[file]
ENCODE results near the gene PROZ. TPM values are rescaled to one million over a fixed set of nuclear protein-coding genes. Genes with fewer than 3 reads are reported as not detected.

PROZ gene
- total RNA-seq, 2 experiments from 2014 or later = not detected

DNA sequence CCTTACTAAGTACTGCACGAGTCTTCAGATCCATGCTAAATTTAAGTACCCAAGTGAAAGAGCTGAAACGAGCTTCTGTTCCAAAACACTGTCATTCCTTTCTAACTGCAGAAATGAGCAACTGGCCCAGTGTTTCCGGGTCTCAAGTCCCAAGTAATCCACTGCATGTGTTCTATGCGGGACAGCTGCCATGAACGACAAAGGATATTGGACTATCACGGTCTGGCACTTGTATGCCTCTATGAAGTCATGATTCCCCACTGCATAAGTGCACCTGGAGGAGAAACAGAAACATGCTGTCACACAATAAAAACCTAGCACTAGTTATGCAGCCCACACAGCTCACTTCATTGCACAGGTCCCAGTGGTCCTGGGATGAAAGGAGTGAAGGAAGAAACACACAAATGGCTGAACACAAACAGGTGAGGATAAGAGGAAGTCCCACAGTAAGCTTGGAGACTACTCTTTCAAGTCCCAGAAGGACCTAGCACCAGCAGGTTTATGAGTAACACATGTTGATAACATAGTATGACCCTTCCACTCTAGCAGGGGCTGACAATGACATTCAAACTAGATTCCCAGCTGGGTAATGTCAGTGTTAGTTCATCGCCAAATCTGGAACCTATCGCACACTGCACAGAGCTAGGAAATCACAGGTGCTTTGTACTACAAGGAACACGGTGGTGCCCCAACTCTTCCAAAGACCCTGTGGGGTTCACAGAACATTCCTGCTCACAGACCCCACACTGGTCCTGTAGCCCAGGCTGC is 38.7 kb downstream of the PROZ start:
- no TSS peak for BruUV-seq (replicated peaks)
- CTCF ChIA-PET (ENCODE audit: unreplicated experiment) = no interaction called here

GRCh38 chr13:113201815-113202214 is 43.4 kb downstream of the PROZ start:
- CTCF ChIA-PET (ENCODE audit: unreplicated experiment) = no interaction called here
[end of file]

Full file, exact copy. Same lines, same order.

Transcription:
ENCODE results near the gene PROZ. TPM values are rescaled to one million over a fixed set of nuclear protein-coding genes. Genes with fewer than 3 reads are reported as not detected.

PROZ gene
- total RNA-seq, 2 experiments from 2014 or later = not detected

DNA sequence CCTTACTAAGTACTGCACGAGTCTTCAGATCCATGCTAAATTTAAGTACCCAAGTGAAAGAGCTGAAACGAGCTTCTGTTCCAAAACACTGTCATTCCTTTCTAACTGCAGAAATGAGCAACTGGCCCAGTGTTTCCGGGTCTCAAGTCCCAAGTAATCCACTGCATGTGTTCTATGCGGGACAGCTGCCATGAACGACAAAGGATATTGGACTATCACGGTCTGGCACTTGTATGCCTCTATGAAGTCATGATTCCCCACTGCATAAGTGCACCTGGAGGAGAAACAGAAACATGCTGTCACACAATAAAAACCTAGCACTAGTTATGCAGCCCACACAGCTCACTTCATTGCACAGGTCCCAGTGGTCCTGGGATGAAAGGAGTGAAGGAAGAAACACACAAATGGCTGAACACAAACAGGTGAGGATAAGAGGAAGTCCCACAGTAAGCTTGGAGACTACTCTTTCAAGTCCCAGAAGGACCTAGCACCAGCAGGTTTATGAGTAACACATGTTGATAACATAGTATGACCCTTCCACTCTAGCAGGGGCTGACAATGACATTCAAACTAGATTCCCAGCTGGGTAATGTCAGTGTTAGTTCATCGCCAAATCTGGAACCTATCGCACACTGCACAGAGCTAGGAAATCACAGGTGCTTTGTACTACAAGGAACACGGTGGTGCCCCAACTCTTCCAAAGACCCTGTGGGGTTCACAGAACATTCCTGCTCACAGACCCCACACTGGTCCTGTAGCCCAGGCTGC is 38.7 kb downstream of the PROZ start:
- no TSS peak for BruUV-seq (replicated peaks)
- CTCF ChIA-PET (ENCODE audit: unreplicated experiment) = no interaction called here

GRCh38 chr13:113201815-113202214 is 43.4 kb downstream of the PROZ start:
- CTCF ChIA-PET (ENCODE audit: unreplicated experiment) = no interaction called here